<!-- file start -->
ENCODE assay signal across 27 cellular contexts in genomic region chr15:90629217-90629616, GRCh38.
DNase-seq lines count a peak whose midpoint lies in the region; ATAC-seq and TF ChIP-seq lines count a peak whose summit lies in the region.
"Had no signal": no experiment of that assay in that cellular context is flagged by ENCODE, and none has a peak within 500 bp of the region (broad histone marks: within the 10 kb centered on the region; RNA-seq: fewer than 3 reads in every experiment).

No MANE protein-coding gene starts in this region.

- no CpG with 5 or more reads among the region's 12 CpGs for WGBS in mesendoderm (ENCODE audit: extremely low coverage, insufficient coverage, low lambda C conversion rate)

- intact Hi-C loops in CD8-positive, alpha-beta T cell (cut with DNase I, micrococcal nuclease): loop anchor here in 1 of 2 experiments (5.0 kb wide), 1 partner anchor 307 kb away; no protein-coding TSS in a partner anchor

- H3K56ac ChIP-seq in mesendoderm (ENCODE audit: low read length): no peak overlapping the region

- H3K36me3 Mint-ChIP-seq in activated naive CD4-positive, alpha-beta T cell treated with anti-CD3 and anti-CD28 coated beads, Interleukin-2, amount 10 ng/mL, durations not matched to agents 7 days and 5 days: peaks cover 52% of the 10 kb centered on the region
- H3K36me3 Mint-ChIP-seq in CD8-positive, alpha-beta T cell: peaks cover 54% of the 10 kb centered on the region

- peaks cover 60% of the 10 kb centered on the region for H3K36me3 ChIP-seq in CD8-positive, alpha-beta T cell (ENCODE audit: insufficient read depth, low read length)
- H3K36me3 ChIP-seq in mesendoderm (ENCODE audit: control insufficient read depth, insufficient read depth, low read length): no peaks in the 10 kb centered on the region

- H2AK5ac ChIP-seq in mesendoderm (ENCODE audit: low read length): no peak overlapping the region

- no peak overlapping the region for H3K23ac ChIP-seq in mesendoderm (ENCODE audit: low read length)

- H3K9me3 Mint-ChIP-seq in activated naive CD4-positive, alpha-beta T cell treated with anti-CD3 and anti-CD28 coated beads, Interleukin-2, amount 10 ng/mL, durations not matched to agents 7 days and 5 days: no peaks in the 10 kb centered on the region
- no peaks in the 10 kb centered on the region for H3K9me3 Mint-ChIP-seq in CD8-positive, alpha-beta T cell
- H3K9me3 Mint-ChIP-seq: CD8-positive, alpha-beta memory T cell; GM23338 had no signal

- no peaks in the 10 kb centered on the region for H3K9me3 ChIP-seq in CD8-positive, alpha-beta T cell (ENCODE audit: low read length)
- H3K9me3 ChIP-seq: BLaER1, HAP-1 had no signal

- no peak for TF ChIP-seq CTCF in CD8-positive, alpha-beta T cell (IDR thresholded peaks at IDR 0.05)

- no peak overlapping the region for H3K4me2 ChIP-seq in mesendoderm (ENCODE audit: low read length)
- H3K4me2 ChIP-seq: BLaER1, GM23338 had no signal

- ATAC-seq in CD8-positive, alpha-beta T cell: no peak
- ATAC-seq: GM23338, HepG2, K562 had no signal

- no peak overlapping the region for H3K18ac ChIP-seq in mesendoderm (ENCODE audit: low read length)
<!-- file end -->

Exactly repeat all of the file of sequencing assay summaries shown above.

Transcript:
ENCODE assay signal across 27 cellular contexts in genomic region chr15:90629217-90629616, GRCh38.
DNase-seq lines count a peak whose midpoint lies in the region; ATAC-seq and TF ChIP-seq lines count a peak whose summit lies in the region.
"Had no signal": no experiment of that assay in that cellular context is flagged by ENCODE, and none has a peak within 500 bp of the region (broad histone marks: within the 10 kb centered on the region; RNA-seq: fewer than 3 reads in every experiment).

No MANE protein-coding gene starts in this region.

- no CpG with 5 or more reads among the region's 12 CpGs for WGBS in mesendoderm (ENCODE audit: extremely low coverage, insufficient coverage, low lambda C conversion rate)

- intact Hi-C loops in CD8-positive, alpha-beta T cell (cut with DNase I, micrococcal nuclease): loop anchor here in 1 of 2 experiments (5.0 kb wide), 1 partner anchor 307 kb away; no protein-coding TSS in a partner anchor

- H3K56ac ChIP-seq in mesendoderm (ENCODE audit: low read length): no peak overlapping the region

- H3K36me3 Mint-ChIP-seq in activated naive CD4-positive, alpha-beta T cell treated with anti-CD3 and anti-CD28 coated beads, Interleukin-2, amount 10 ng/mL, durations not matched to agents 7 days and 5 days: peaks cover 52% of the 10 kb centered on the region
- H3K36me3 Mint-ChIP-seq in CD8-positive, alpha-beta T cell: peaks cover 54% of the 10 kb centered on the region

- peaks cover 60% of the 10 kb centered on the region for H3K36me3 ChIP-seq in CD8-positive, alpha-beta T cell (ENCODE audit: insufficient read depth, low read length)
- H3K36me3 ChIP-seq in mesendoderm (ENCODE audit: control insufficient read depth, insufficient read depth, low read length): no peaks in the 10 kb centered on the region

- H2AK5ac ChIP-seq in mesendoderm (ENCODE audit: low read length): no peak overlapping the region

- no peak overlapping the region for H3K23ac ChIP-seq in mesendoderm (ENCODE audit: low read length)

- H3K9me3 Mint-ChIP-seq in activated naive CD4-positive, alpha-beta T cell treated with anti-CD3 and anti-CD28 coated beads, Interleukin-2, amount 10 ng/mL, durations not matched to agents 7 days and 5 days: no peaks in the 10 kb centered on the region
- no peaks in the 10 kb centered on the region for H3K9me3 Mint-ChIP-seq in CD8-positive, alpha-beta T cell
- H3K9me3 Mint-ChIP-seq: CD8-positive, alpha-beta memory T cell; GM23338 had no signal

- no peaks in the 10 kb centered on the region for H3K9me3 ChIP-seq in CD8-positive, alpha-beta T cell (ENCODE audit: low read length)
- H3K9me3 ChIP-seq: BLaER1, HAP-1 had no signal

- no peak for TF ChIP-seq CTCF in CD8-positive, alpha-beta T cell (IDR thresholded peaks at IDR 0.05)

- no peak overlapping the region for H3K4me2 ChIP-seq in mesendoderm (ENCODE audit: low read length)
- H3K4me2 ChIP-seq: BLaER1, GM23338 had no signal

- ATAC-seq in CD8-positive, alpha-beta T cell: no peak
- ATAC-seq: GM23338, HepG2, K562 had no signal

- no peak overlapping the region for H3K18ac ChIP-seq in mesendoderm (ENCODE audit: low read length)